3 Reasons Why Miyazaki Films Are Beloved by All

Hayao Miyazaki movies have delighted audiences for decades. Read more to find out how!

Adaptations Pop Culture
'My Neighbor Totoro' movie poster with Mei and Totoro on the left; 'Howl's Moving Castle' poster with Howl and Sophie in the middles; and 'Spirited Away' poster showing Chihiro on the right

Hayao Miyazaki has produced incredible, memorable animated movies through Studio Ghibli. His movies have won awards, are beloved by audiences and critics, and have some of the most stunning animation. But what, exactly, makes these movies so special? After doing some thinking — and research — here are three reasons why all Studio Ghibli movies are fantastic.

Movies are Based on Books, Stories, Folklore, Cultures, etc.

Many of Miyazaki’s films, such as Kiki’s Delivery Service and Howl’s Moving Castle, were originally books. They aren’t perfect adaptations — some scenes from Howl’s Moving Castle couldn’t be added, and the movie Tales From Earthsea took a different approach than the book — but they’re still wonderful. Others, such as The Grave of Fireflies, were based on short stories. Spirited Away, for example, draws from Japanese folklore and beliefs.

Chihiro hovering over a bloodied dragon Haku with Kamaji on the side

Drawing from so many sources is a great way to keep inspiration flowing and produce diverse content. The movies are magical but in different ways. Mary and the Witch’s Flower — based on The Little Broomstick — has witches who can use magic and ride brooms; The Castle in the Sky has a magical sky castle called Laputa; The Secret World of Arietty, inspired by The Borrowers has tiny people living near — and hiding from — regular-sized people. Because of the vast source material, the movies don’t follow a safe, generic pattern that focuses on monetary gains. Instead, each one is different from the one before, with a focus on bringing delight while also teaching the audience lessons.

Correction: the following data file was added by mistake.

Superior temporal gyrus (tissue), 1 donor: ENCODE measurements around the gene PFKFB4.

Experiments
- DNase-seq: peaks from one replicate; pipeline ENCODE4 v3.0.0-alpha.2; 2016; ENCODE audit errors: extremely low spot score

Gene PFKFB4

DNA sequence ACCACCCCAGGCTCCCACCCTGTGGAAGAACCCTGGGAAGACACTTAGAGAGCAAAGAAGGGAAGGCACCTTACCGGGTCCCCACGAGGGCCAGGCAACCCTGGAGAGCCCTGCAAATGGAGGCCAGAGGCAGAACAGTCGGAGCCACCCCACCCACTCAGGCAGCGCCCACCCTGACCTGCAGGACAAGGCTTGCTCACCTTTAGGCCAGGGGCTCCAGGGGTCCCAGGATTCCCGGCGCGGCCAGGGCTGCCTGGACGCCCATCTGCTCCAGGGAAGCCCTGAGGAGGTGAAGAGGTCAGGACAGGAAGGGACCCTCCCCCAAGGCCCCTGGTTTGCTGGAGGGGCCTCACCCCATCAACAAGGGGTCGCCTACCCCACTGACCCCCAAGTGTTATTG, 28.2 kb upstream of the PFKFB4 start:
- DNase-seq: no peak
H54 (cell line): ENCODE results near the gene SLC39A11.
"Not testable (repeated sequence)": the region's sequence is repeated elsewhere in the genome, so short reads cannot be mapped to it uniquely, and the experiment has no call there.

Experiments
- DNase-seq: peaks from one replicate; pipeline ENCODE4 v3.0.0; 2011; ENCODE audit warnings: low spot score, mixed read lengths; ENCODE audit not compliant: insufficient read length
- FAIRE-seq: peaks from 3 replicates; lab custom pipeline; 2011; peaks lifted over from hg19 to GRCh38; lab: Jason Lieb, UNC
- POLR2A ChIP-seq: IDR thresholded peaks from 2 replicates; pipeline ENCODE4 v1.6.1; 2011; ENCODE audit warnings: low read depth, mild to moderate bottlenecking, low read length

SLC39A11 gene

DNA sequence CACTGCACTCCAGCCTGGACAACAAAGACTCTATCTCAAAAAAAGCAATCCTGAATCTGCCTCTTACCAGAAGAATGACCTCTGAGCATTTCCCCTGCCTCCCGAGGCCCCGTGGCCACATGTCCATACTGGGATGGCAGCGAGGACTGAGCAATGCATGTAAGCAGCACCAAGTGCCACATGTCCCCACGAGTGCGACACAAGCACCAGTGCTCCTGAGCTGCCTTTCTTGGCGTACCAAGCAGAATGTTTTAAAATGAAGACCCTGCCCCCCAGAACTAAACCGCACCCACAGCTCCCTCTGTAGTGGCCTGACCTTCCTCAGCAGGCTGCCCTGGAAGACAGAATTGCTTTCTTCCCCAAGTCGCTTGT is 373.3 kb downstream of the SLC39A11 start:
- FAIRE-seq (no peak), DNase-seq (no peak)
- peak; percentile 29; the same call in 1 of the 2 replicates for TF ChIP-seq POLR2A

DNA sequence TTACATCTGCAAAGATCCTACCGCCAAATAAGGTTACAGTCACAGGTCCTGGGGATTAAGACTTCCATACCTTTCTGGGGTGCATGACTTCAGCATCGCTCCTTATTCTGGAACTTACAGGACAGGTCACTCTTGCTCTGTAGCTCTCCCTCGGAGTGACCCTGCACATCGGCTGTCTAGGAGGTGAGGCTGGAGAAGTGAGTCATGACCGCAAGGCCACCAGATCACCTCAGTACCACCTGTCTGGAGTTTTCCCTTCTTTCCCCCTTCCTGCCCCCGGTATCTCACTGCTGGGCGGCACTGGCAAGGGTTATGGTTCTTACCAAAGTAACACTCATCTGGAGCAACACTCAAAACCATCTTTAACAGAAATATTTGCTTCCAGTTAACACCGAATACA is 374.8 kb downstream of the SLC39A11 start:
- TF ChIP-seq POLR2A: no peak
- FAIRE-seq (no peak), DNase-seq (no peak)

Miyazaki Doesn’t Underestimate the Audience

Most of Miyazaki’s films are targeted toward children and teenagers, though adults enjoy them as well. This is because Miyazaki doesn’t try to make children’s movies; he just makes movies. He doesn’t underestimate children and assumes they can’t understand dark, complex themes. Princess Mononoke, for example, is an environmental piece depicting a war between forest gods and humans, showing hatred in many forms and presenting the fight not as one of good versus evil but rather as two different ideals pitted against each other. This complexity is usually absent in children’s movies, with an emphasis on good versus evil, right versus wrong, and easy themes that can be spoon-fed to children.

San with blood smeared around her mouth and Moro standing behind her

But the fact that Miyazaki refused to dumb down movies and themes for children, believing that they are capable of handling dark topics, also makes them perfect for viewers of all ages.

Incredibly High Standards for Each Movie

To ensure that each movie was successful, Miyazaki held each project to incredibly high standards. He is a perfectionist who has said that he can’t even watch his own films because all he sees are his own mistakes. He doesn’t want to have regrets, so he puts his all into each movie he creates. By creating new movies that build off the mistakes of the one before, he ensures that he will deliver quality content without letting his regret linger.

Mei Kusakabe looking at Totoro while surrounded by greenery

This pays off: his characters are realistic, the animations are gorgeous, and the movies are overall a delight to watch. Staving off regret by constantly improving is a pattern that works well for Miyazaki — and it may be one of the main reasons he has announced his retirement only to take it back several times in the last few decades. Perhaps he thinks he’s the only one who can direct movies that fit his high standards. One thing’s for sure: fans are certainly not disappointed.

Any Hayao Miyazaki movie is a treat to watch. Which one is your favorite?

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